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Posts Tagged ‘the workplace’

So, the subject of our book is certainly in the air as of late. First, Ann Marie Slaughter, and now, a piece on The Daily Beast by Debora Spar, whose take on the issues of women chasing perfection, juggling roles and choices in a not-adequately-changed world was, frankly, so similar to the things we’ve written here and in our book, it took us a moment to realize it wasn’t our byline on her piece.

Ahem.

Now that that’s out of the way, as we noticed way back when we began writing Undecided in 2008, women today, blessed with the abundance of choices our mothers fought to get access to–and our foremothers might have thought impossible–are finding that this blessing is indeed mixed. That the messages on which we were raised, messages delivered with the best of intentions, have a flipside, as though delivered via an evil game of Telephone. Told we can have it all, we heard we must do it all. Told we can do anything, we heard that whatever we choose to do, it better be something good… and we better do it perfectly. We are told to be grateful for all the choices we have, and, of course, we are, but the one crucial message that never got sent was this: that every choice entails a trade-off. That we cannot be in two places at once. That, by definition (not to mention the basic laws of physics), if I am sitting here pounding out this piece right now, I am not taking my dog for a hike, or meeting a friend for happy hour, or cleaning out my closet as I’ve been meaning to do for weeks now. (Though, I am, as a matter of fact, simultaneously cooking dinner. And now my keyboard is getting sticky from the roasted garlic I just pulled out of the oven. Dear Multitasking: You suck.) There are only so many hours in the day. No one really clues us in to that one.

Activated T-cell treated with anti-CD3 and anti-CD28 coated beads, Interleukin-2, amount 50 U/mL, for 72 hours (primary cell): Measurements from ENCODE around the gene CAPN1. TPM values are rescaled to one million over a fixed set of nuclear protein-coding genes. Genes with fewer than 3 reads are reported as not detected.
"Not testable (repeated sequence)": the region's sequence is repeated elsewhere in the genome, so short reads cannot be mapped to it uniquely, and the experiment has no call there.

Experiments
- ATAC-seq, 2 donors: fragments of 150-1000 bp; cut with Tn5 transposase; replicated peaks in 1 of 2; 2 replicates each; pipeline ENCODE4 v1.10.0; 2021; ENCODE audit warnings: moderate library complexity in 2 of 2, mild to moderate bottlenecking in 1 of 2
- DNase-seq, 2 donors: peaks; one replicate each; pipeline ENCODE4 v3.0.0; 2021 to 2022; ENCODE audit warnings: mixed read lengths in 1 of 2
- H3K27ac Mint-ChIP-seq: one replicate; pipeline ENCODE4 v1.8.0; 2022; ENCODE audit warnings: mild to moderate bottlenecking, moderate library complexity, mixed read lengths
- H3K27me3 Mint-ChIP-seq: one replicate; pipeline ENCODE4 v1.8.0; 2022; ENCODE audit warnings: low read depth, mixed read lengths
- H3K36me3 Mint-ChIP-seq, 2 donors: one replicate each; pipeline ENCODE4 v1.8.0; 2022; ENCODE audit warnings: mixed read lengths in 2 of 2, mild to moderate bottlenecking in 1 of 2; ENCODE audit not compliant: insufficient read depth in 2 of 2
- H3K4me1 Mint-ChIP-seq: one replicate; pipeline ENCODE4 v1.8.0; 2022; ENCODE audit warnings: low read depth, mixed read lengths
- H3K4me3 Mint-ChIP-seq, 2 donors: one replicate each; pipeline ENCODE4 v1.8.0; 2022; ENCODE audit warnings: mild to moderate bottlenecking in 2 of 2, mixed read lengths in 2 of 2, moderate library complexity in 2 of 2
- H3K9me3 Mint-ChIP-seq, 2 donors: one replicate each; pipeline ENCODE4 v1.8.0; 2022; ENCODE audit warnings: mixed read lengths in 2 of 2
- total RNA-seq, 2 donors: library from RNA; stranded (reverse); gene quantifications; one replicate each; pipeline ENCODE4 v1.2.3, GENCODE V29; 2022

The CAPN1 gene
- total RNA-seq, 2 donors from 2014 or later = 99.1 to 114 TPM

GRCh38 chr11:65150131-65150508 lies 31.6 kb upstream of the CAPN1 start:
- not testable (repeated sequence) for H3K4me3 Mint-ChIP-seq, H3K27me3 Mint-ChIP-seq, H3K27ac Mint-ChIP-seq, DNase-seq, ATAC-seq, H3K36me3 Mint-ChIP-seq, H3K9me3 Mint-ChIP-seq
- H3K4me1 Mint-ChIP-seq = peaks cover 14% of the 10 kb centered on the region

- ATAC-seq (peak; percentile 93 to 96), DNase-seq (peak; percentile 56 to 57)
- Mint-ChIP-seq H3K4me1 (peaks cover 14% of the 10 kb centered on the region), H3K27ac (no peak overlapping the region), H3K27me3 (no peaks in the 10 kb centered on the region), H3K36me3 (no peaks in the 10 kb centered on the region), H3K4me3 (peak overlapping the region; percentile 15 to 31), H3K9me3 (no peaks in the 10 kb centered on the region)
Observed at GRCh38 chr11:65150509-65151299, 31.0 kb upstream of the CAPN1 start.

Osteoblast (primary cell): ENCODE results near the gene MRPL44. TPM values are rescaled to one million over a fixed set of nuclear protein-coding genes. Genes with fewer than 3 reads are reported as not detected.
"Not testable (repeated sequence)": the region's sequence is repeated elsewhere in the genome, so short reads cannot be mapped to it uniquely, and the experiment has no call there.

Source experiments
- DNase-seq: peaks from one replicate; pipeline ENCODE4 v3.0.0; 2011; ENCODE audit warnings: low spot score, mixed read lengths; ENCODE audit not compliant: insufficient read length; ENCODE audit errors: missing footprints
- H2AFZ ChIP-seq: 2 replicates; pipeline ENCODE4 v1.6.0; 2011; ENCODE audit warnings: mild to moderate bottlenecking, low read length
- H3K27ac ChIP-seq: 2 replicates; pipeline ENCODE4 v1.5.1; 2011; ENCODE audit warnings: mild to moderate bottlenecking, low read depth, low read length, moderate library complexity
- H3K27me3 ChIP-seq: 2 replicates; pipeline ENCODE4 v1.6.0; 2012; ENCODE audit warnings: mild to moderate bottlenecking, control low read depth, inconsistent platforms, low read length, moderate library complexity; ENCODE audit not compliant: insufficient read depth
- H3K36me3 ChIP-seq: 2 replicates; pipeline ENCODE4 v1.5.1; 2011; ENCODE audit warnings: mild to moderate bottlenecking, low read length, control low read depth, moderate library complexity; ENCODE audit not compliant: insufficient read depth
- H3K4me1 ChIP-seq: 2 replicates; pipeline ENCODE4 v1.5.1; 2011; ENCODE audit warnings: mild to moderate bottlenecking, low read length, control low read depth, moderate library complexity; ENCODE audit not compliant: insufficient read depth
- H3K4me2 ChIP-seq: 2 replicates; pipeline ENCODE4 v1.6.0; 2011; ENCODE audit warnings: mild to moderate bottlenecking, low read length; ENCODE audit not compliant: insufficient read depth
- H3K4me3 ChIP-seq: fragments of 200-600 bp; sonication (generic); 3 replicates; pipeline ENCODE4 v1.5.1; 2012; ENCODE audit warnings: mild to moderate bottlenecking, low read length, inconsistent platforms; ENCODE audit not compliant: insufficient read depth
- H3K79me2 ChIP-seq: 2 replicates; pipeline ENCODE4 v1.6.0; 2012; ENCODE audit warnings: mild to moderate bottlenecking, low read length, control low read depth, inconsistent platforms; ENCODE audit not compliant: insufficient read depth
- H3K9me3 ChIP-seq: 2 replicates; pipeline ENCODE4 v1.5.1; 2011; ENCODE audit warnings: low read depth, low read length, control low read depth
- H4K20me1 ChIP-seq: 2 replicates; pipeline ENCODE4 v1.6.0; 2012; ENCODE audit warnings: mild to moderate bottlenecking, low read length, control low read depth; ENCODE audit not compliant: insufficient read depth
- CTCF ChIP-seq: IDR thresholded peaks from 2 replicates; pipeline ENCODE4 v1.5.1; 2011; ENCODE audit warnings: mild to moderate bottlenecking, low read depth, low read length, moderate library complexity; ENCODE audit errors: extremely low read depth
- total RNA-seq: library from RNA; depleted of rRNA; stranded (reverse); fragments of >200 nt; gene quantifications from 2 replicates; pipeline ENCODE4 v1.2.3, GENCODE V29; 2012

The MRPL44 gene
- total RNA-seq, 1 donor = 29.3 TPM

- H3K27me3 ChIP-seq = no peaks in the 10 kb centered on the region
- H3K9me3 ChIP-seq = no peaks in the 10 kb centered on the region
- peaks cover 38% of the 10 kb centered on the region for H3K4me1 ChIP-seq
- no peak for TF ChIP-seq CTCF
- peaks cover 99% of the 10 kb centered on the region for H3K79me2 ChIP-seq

We set off, ready to conquer the world, as we believe we’re supposed to. And then we realize: Having it all is simply not possible. A high-flying career woman is not also a stay-at-home mom. A stay-at-home mom is not also a globe-trotting free spirit. A globe-trotting free spirit is not also putting down roots, and paying down a mortgage. Every time we make a choice in favor of something, we are by default not choosing something else. But the rub is that we think it’s only about us. That we’re not good enough. That if only we were ___er, we’d be able to swing it. But that’s a lie.

That the chorus is getting louder is good. Because there is so much that remains to be done. And that there remains so much to be done–on the public policy and workplace fronts, yes, but in the way we talk to (and about) our sisters, our girlfriends and our selves, as well–in no way diminishes all the work that has been done, all that’s come before. And that we don’t want to diminish all that’s come before doesn’t diminish what lies ahead. The world hasn’t caught up to what we’ve been told–that feminism‘s fight is over, the battles won–policies and structures are still evolving. And we’re still so very, very hard on ourselves. We worry we aren’t measuring up, aren’t successful enough or a good enough parent or pretty enough or in shape enough or organic enough. All while mired in the juggle!

As we wrote in Undecided, women today are experiencing a collective bout of growing pains. And one way to ease those pains is to give up the chase for perfect, the attempt to have it all, and focus instead on, well, finding the life that’s right for us.

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